Last week the producers of The Simpsons announced that they will be pulling the 1991 episode, ‘Stark Raving Dad’, which features the voice of Michael Jackson, from all streaming services, as well as future broadcasts.
The decision to axe the episode came in the wake of Leaving Neverland, the recently-released four-hour documentary that details accounts of two men who allege that Michael Jackson sexually assaulted them over several years from when they were young boys. Jackson’s estate has publicly denied these claims.
The accusations are extremely confronting and have prompted an international conversation about how we handle the Michael Jackson content that exists in the world.
For the team behind The Simpsons, axing the episode that features a character voiced by Jackson developing a friendship with the young Bart Simpson, was a decision with a theory behind it.
Showrunner Al Jean explained,
“It wasn’t something that makes me happy.” he said. “It’s something I agree with completely. What saddens me is, if you watch that documentary—which I did, and several of us here did—and you watch that episode, honestly, it looks like the episode was used by Michael Jackson for something other than what we’d intended it. It wasn’t just a comedy to him, it was something that was used as a tool. And I strongly believe that.”
‘I think it was part of what he used to groom boys. I really don’t know, and I should be very careful because this is not something I know personally, but as far as what I think, that’s what I think. And that makes me very, very sad.”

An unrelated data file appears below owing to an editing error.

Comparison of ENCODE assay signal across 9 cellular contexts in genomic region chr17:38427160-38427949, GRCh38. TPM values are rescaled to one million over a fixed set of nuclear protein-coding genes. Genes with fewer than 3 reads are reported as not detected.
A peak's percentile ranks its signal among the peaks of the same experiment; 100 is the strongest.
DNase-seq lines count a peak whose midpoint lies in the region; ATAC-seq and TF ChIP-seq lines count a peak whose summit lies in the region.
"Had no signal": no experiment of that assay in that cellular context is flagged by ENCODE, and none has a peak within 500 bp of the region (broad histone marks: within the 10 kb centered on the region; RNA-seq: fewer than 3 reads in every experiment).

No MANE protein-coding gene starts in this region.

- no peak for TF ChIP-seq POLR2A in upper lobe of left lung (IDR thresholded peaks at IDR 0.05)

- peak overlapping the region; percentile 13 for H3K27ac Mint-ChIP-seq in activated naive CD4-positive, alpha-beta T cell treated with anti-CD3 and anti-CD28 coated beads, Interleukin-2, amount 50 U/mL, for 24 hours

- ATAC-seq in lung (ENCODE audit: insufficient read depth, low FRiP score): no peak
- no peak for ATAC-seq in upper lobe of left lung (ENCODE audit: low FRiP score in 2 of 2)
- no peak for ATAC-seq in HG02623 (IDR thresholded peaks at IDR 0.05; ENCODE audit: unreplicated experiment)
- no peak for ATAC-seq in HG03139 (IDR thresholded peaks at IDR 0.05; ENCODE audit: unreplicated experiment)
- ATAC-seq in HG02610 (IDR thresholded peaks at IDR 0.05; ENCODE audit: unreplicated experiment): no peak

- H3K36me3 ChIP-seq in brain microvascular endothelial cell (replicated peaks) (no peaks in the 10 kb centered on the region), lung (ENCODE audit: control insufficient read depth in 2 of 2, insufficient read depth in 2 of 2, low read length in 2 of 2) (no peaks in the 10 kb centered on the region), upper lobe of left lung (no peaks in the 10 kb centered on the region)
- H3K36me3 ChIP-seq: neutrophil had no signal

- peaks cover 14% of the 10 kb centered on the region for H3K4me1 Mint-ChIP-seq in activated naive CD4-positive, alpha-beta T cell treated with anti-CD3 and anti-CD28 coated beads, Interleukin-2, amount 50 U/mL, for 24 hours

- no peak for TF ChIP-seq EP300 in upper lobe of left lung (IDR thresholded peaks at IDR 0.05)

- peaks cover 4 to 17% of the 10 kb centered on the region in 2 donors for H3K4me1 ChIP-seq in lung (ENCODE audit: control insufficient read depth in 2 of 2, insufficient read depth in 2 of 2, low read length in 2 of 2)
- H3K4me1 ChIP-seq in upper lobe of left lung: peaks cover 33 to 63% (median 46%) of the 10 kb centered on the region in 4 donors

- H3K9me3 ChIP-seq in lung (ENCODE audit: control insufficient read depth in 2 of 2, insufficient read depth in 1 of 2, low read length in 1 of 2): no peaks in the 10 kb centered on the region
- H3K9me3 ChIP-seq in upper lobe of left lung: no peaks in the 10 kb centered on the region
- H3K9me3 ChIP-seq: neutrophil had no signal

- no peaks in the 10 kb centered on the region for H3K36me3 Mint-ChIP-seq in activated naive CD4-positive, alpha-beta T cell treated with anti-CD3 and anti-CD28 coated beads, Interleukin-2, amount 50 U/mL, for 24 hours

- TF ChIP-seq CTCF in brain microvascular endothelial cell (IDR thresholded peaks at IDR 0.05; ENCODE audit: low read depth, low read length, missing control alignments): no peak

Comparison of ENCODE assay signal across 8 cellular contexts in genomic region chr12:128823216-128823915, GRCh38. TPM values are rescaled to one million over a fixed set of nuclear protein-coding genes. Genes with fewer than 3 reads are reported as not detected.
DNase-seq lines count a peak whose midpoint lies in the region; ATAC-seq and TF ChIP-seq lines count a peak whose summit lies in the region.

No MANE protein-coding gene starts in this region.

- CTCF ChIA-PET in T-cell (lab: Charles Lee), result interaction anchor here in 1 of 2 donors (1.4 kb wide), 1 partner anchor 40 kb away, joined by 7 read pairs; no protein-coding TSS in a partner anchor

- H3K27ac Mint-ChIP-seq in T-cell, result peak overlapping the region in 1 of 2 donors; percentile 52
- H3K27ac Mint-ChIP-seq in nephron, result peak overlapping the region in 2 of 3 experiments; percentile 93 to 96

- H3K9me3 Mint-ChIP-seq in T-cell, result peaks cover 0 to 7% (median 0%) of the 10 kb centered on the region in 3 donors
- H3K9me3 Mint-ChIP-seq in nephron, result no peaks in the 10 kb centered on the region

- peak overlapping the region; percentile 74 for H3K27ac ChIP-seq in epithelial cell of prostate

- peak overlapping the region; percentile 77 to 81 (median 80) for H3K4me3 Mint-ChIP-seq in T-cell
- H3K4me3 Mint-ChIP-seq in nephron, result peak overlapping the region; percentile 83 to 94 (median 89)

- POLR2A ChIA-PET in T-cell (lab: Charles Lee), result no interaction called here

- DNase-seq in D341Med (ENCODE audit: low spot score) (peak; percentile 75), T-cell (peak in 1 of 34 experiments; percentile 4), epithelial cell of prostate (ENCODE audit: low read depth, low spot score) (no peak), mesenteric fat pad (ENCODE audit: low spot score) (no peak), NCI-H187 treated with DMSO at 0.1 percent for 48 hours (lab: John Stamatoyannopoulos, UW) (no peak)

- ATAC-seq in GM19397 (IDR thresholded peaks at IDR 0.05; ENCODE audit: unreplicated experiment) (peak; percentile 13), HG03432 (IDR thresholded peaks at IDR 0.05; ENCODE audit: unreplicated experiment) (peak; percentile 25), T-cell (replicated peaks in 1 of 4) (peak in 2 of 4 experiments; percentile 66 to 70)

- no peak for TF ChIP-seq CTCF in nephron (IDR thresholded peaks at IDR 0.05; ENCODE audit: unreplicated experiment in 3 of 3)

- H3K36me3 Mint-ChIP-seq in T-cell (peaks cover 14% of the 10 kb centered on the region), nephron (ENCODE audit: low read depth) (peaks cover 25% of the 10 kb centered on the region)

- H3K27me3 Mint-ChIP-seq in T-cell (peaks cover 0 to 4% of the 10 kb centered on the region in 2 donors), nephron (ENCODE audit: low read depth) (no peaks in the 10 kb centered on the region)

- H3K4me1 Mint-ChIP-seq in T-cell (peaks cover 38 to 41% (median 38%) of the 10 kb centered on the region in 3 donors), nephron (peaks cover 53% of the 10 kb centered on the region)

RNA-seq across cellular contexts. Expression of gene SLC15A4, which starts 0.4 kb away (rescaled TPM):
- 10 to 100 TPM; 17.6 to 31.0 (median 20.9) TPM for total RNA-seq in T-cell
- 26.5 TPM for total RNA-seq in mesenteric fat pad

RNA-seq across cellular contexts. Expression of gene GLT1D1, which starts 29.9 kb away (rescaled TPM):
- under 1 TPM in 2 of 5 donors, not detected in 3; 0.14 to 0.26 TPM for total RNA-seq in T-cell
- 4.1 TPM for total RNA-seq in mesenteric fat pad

While Jean’s theory is speculation and based on allegations, the logic does check out. Bart Simpson was, and continues to be, an icon – one who appeals especially to young boys. So the things that Bart does, and the people he chooses to trust, have an impact.
Bart’s friendship with a character who is impersonating Michael Jackson, and voiced by the man himself, was like a stamp of approval. It makes sense why The Simpsons showrunner and team feel that the episode served to make Jackson seem trustworthy to a young audience.
The question remains whether axing a 28-year-old episode actually helps the situation, but if this is how the showrunner was personally affected by the documentary then it’s fair to act on that concern. Publicly condemning the kind of sexually abusive behaviour that Michael Jackson is accused of committing in the documentary is better than no action at all.